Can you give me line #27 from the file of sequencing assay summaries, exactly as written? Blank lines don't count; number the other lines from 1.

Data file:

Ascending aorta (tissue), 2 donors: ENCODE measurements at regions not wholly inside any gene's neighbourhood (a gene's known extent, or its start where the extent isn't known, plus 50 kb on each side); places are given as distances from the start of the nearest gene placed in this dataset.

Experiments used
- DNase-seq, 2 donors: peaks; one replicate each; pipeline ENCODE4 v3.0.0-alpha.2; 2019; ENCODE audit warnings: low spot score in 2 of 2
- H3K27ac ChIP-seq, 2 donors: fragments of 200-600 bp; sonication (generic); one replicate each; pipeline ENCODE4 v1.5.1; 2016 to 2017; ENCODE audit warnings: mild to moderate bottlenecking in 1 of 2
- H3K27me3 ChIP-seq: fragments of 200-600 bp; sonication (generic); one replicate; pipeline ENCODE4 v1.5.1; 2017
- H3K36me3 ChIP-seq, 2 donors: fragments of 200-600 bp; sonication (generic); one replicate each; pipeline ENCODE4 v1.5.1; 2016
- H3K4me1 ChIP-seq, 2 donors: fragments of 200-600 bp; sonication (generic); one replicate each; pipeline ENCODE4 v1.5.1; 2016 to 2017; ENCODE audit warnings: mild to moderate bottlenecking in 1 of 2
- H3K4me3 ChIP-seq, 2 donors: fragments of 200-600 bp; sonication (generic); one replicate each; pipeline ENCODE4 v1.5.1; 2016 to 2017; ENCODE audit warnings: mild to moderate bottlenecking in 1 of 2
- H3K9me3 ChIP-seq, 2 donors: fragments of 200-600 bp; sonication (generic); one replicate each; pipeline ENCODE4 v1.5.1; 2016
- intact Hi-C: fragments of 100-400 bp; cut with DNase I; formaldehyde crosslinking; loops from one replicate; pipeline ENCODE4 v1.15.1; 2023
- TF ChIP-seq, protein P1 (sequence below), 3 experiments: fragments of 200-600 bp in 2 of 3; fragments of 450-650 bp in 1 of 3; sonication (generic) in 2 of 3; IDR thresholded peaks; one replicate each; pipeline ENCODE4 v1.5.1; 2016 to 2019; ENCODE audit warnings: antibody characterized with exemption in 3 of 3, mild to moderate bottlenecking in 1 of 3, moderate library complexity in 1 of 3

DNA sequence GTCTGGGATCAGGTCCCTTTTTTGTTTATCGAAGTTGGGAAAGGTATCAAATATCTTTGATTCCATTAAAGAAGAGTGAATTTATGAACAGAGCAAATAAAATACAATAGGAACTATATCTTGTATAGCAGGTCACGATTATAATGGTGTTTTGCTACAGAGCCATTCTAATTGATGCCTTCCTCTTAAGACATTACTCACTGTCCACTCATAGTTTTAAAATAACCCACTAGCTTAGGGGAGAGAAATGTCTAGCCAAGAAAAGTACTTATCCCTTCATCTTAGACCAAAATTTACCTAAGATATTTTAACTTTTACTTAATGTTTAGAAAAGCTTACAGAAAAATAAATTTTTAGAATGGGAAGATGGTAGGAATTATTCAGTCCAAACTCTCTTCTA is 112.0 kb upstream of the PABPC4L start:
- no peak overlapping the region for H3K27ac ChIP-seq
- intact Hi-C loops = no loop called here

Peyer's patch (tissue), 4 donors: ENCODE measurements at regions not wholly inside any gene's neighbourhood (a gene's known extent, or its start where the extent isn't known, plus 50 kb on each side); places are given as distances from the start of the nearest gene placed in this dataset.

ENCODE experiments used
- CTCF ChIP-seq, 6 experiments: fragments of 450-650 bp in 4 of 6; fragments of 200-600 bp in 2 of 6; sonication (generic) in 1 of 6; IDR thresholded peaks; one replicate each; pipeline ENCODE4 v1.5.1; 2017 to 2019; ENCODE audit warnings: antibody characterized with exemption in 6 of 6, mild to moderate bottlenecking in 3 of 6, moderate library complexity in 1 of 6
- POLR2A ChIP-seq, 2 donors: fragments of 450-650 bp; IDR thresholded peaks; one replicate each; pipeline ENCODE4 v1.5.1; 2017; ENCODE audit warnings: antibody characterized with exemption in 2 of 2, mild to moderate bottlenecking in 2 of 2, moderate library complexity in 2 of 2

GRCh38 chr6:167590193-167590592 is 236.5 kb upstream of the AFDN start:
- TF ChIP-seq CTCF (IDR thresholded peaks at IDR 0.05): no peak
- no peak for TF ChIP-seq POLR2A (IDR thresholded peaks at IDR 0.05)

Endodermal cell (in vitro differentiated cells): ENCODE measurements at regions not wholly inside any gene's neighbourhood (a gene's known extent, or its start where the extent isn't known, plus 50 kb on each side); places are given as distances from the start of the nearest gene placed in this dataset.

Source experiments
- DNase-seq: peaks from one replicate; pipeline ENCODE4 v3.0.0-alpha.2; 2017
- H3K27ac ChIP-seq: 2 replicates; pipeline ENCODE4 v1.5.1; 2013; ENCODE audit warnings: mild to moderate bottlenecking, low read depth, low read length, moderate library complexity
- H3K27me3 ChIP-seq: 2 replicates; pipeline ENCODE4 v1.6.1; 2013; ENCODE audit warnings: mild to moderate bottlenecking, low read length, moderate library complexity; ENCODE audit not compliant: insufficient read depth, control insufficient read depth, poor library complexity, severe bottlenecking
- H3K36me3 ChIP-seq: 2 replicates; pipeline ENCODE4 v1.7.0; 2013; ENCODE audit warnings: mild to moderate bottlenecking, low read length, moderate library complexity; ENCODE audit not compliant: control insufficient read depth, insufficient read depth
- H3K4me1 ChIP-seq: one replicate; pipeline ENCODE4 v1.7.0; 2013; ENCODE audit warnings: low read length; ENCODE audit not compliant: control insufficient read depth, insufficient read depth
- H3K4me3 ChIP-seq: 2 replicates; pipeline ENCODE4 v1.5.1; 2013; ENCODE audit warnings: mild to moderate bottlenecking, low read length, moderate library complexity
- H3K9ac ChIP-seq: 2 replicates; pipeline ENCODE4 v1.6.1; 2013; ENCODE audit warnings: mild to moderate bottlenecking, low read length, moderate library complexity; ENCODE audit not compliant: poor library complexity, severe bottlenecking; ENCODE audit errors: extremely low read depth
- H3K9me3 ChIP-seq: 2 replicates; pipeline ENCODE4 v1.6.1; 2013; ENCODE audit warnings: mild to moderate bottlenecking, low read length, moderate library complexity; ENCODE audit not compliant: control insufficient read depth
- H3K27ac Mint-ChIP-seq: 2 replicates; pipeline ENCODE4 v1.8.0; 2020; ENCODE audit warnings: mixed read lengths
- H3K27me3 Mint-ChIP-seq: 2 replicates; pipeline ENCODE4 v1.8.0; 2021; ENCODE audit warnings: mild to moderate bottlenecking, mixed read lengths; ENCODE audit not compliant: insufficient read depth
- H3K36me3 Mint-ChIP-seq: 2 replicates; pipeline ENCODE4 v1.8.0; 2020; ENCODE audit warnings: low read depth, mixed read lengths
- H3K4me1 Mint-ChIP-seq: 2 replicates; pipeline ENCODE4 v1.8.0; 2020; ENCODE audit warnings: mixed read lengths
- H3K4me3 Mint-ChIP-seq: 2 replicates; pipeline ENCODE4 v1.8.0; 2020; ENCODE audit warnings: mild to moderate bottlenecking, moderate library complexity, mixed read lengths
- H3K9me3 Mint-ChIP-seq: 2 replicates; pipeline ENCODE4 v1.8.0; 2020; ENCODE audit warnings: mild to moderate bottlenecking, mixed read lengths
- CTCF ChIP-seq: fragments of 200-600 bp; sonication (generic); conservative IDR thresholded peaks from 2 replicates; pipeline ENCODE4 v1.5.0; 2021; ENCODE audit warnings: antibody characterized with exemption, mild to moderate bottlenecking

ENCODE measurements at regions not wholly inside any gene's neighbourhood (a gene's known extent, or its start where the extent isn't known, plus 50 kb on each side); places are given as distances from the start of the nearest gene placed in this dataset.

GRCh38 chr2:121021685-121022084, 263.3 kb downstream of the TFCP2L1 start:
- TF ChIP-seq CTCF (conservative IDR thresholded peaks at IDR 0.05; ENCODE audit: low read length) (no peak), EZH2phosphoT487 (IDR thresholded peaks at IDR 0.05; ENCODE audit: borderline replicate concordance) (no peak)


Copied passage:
- H3K36me3 ChIP-seq: 2 replicates; pipeline ENCODE4 v1.7.0; 2013; ENCODE audit warnings: mild to moderate bottlenecking, low read length, moderate library complexity; ENCODE audit not compliant: control insufficient read depth, insufficient read depth